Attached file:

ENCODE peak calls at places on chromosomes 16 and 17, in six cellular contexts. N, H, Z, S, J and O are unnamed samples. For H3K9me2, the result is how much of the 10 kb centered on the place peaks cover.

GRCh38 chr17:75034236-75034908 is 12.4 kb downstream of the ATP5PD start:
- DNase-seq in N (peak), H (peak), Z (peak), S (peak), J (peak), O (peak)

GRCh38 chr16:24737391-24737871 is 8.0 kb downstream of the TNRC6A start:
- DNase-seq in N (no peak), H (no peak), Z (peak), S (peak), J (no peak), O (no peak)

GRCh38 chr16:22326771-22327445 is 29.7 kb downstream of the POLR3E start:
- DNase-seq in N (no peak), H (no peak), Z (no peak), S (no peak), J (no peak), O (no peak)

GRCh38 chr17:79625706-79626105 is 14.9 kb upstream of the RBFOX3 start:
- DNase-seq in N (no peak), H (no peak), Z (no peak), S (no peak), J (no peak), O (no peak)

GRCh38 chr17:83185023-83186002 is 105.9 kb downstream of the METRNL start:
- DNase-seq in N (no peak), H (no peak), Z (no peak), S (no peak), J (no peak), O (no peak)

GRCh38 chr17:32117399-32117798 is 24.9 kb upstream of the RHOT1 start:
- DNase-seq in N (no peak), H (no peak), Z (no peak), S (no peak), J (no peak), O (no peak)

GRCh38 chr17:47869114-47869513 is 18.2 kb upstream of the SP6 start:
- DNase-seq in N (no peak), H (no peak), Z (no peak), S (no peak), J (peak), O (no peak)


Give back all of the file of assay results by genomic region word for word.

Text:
ENCODE peak calls at places on chromosomes 16 and 17, in six cellular contexts. N, H, Z, S, J and O are unnamed samples. For H3K9me2, the result is how much of the 10 kb centered on the place peaks cover.

GRCh38 chr17:75034236-75034908 is 12.4 kb downstream of the ATP5PD start:
- DNase-seq in N (peak), H (peak), Z (peak), S (peak), J (peak), O (peak)

GRCh38 chr16:24737391-24737871 is 8.0 kb downstream of the TNRC6A start:
- DNase-seq in N (no peak), H (no peak), Z (peak), S (peak), J (no peak), O (no peak)

GRCh38 chr16:22326771-22327445 is 29.7 kb downstream of the POLR3E start:
- DNase-seq in N (no peak), H (no peak), Z (no peak), S (no peak), J (no peak), O (no peak)

GRCh38 chr17:79625706-79626105 is 14.9 kb upstream of the RBFOX3 start:
- DNase-seq in N (no peak), H (no peak), Z (no peak), S (no peak), J (no peak), O (no peak)

GRCh38 chr17:83185023-83186002 is 105.9 kb downstream of the METRNL start:
- DNase-seq in N (no peak), H (no peak), Z (no peak), S (no peak), J (no peak), O (no peak)

GRCh38 chr17:32117399-32117798 is 24.9 kb upstream of the RHOT1 start:
- DNase-seq in N (no peak), H (no peak), Z (no peak), S (no peak), J (no peak), O (no peak)

GRCh38 chr17:47869114-47869513 is 18.2 kb upstream of the SP6 start:
- DNase-seq in N (no peak), H (no peak), Z (no peak), S (no peak), J (peak), O (no peak)